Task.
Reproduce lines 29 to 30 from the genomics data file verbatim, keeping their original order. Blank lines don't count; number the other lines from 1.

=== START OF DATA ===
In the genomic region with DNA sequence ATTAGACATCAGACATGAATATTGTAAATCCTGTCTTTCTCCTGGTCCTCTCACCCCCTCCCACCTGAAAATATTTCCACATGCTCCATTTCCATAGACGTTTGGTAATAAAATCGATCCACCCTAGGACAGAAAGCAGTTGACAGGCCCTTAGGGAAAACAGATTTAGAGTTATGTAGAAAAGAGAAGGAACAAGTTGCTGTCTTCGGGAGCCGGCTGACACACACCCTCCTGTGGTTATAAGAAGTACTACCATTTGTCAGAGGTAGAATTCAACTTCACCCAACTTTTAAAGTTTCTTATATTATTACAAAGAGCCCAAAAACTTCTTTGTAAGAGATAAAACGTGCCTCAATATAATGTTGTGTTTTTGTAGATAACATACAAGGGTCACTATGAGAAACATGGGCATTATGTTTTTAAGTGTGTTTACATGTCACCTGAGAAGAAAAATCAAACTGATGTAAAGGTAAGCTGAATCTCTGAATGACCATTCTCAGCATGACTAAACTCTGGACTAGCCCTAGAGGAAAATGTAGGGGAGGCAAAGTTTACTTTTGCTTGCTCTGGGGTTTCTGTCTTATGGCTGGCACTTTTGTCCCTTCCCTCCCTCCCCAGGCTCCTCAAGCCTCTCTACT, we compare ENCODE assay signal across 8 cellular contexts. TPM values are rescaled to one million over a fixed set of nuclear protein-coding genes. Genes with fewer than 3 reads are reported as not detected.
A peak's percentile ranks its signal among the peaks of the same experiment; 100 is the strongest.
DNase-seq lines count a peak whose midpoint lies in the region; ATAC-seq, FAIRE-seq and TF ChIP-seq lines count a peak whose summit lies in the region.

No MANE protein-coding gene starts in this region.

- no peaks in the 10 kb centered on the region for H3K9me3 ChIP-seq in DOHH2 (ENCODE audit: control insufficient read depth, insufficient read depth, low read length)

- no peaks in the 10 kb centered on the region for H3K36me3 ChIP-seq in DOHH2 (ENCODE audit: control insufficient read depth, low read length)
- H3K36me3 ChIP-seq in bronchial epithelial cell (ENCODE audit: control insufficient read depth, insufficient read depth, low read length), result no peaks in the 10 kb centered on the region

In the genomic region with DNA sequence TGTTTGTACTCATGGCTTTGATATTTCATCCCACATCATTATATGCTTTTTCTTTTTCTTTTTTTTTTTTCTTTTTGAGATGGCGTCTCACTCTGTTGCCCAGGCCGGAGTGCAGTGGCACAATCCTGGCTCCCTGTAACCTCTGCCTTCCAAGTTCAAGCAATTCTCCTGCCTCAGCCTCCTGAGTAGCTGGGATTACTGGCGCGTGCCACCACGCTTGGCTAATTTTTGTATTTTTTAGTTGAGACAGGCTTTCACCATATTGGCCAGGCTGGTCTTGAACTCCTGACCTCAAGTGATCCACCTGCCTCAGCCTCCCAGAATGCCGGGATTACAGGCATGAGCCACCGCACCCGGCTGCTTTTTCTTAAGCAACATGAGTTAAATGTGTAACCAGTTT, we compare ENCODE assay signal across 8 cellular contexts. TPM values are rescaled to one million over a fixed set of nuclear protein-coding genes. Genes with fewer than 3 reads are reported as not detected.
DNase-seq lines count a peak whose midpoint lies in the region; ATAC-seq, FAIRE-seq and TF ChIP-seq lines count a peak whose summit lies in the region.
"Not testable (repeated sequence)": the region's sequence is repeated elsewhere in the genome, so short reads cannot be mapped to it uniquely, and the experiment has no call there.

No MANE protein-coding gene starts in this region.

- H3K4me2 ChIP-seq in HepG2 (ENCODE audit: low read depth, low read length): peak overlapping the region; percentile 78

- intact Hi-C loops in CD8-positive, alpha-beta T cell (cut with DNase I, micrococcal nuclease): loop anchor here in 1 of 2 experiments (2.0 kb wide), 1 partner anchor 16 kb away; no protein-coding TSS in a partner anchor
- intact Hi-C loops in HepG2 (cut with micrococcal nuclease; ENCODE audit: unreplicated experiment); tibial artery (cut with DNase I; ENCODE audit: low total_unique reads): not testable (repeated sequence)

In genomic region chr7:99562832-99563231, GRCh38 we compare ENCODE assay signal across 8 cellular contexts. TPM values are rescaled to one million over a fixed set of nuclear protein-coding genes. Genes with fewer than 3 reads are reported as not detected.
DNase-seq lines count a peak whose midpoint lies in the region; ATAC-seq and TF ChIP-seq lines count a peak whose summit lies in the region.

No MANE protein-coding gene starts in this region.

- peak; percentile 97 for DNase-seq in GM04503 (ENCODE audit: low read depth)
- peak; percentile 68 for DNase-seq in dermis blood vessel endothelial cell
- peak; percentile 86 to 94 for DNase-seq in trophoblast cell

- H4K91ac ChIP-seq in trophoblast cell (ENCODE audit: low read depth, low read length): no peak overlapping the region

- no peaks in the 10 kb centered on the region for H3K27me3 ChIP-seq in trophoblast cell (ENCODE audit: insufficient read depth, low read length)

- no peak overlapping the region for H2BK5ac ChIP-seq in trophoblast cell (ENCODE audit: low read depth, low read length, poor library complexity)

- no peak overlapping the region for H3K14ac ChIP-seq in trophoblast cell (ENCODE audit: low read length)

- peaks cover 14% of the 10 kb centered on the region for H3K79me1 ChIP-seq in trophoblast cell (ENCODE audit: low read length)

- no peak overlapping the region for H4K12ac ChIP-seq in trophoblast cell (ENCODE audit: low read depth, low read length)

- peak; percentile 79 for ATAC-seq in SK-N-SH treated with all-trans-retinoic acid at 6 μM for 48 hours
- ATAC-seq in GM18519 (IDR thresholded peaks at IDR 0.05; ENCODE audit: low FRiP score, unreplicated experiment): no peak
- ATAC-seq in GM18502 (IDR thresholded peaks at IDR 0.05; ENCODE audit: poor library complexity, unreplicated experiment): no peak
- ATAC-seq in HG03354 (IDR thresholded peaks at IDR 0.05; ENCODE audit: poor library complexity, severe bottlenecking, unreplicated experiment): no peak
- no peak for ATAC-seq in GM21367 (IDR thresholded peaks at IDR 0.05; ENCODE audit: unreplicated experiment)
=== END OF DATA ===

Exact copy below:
- ATAC-seq in GM18502 (IDR thresholded peaks at IDR 0.05; ENCODE audit: poor library complexity, unreplicated experiment): no peak
- ATAC-seq in HG03354 (IDR thresholded peaks at IDR 0.05; ENCODE audit: poor library complexity, severe bottlenecking, unreplicated experiment): no peak